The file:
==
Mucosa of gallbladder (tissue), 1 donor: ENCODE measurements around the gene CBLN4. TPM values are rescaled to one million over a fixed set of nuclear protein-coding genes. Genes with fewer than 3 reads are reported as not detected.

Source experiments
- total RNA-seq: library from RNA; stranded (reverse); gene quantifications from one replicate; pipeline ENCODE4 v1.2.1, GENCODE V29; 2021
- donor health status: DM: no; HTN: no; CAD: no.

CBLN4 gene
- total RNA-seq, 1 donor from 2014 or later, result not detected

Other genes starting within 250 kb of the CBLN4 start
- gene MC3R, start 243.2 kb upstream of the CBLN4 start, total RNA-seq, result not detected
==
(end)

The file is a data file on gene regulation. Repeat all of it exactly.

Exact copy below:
Mucosa of gallbladder (tissue), 1 donor: ENCODE measurements around the gene CBLN4. TPM values are rescaled to one million over a fixed set of nuclear protein-coding genes. Genes with fewer than 3 reads are reported as not detected.

Source experiments
- total RNA-seq: library from RNA; stranded (reverse); gene quantifications from one replicate; pipeline ENCODE4 v1.2.1, GENCODE V29; 2021
- donor health status: DM: no; HTN: no; CAD: no.

CBLN4 gene
- total RNA-seq, 1 donor from 2014 or later, result not detected

Other genes starting within 250 kb of the CBLN4 start
- gene MC3R, start 243.2 kb upstream of the CBLN4 start, total RNA-seq, result not detected